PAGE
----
Multi-Family Buildings vs. REITs: Which Investment is Better?


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How Do REITs and Multi-Family Investments Compare?Investing in real estate is a great way to supplement your income. When considering real estate investment, many only consider purchasing a rental property. However, there's another option available to invest in real estate: REITs. 

What is a REIT?

A REIT (real estate investment trust) is a company that invests in real estate directly through property or mortgages. These companies own the properties, collect rent, and distribute the revenue to shareholders. REITs are securities that can be bought on the major exchanges just like stocks. In essence, investors get the share of the profits produced by rental properties without buying and managing the properties themselves.

How Do REITs and Multi-Family Investments Compare? 

Both REITs and multi-family investments have benefits and drawbacks for investors. In order to choose the best one, carefully consider what each has to offer. We'll explore what both mean for potential investors.

1) Liquidity: An important aspect of investing is determining whether or not an investment can be liquefied. If an investor happens to be strapped for cash, a liquid investment can easily be sold. Some investors consider this factor a priority. As we said before, REITs are securities. It's extremely easy to buy and sell them. If a REIT you own goes up $4.00 per share tomorrow, you will have no problem liquidating it and gaining a profit. On the other hand, multi-family buildings can be hard to liquidate. Selling a property can take a long time and be costly. It would have to be listed by a realtor, and then there's closing costs and other fees. Because there's a much smaller market for multi-family buildings, it can take longer to sell than a normal rental property.

2) Risk: Many investors are also concerned when it comes to the level of risk that are associated with certain types of investments. REITs can be bought and sold on the stock exchange, and, therefore, are subject to the strength of the market. Even if the share is strong, a weak market can decimate the share's price. Investors have zero control over the market and its strength; the risk of losing money will always be there. Interest rate risk is also present. There's the risk of interest rates climbing high enough that the REIT no longer brings investors a profit.

Owning a multi-family building has its own set of risks that need to be assessed. When you own any property, there's a liability risk of someone (a tenant or third party) getting injured. However, an appropriate insurance policy with the correct amount of coverage can protect investors should anything happen.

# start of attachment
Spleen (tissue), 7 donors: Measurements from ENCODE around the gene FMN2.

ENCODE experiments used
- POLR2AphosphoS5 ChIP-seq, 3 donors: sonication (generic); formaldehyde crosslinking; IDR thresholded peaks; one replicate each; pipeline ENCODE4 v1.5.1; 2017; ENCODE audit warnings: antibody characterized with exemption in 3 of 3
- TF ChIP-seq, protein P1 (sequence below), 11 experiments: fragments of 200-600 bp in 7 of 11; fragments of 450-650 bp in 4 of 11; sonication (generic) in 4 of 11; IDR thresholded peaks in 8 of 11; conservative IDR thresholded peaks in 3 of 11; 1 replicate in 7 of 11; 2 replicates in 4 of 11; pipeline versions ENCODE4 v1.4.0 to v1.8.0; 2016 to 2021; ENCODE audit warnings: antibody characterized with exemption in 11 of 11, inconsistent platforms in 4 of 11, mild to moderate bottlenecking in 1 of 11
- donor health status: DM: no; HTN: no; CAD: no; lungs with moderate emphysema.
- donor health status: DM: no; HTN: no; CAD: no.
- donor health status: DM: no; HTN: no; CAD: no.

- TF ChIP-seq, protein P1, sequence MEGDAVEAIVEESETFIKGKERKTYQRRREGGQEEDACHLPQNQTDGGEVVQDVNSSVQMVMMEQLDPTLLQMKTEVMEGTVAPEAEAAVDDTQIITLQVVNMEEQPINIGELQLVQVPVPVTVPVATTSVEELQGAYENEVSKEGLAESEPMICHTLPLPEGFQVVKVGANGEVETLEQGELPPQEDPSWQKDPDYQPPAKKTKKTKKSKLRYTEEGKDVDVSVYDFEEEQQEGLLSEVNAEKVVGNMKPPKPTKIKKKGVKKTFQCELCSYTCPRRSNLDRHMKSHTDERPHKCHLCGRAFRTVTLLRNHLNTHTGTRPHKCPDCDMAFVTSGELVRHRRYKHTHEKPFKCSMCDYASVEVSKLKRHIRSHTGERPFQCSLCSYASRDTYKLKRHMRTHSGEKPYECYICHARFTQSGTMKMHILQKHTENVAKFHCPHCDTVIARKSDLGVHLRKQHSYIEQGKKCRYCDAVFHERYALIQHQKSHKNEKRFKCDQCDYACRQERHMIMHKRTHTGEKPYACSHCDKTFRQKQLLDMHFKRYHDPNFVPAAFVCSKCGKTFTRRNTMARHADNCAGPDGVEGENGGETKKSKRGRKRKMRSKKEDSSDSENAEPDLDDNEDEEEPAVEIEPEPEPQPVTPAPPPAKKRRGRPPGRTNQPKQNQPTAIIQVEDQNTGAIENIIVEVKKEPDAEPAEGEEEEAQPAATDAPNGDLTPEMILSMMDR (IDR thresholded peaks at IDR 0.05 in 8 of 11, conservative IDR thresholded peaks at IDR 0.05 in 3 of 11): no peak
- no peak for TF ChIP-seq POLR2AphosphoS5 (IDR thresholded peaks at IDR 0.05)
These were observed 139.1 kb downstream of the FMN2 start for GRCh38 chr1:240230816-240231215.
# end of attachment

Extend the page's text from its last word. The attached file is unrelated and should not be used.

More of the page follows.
3) Return on Investment: One of the most important components of an investment—the one investors care about the most—is the potential rate of return the investment (ROI) will give them. REITs have a good track record; they're reliable and appreciate over a long period of time if left alone to grow. They have provided investors with an attractive ROI—most yield 5% or more. If real estate starts to suffer, though, in either the commercial or residential sector, you can still stand to lose a lot of money without physically buying the property yourself.

As for multi-family buildings, ROI can be dependent on a few factors. A general rule of thumb is that the less money an investor puts into a real estate deal and the more they mortgage, the better their ROI will be. If an investor puts more money down and mortgages less, their ROI will be lower, but their net income will be greater. There's also a number of ways that investors can increase their ROI through strategic business decisions. Certain upgrades to a multi-family building, such as providing better amenities, and sprucing the building up, can increase the building's ROI and overall value.

Related: Maximizing Your Property Investment

REITs and multi-family buildings are two options investors can look at to get into the real estate game. Both have benefits and drawbacks. Investors need to assess their personal risk tolerance and investment needs to determine which option is better. If an investor needs to have the control of making the decisions themselves, a multi-family building would be the most suitable investment avenue. 

Download: Guide to Edmonton Real Estate Investment


Download: Real Estate Investor's Strategy Guide

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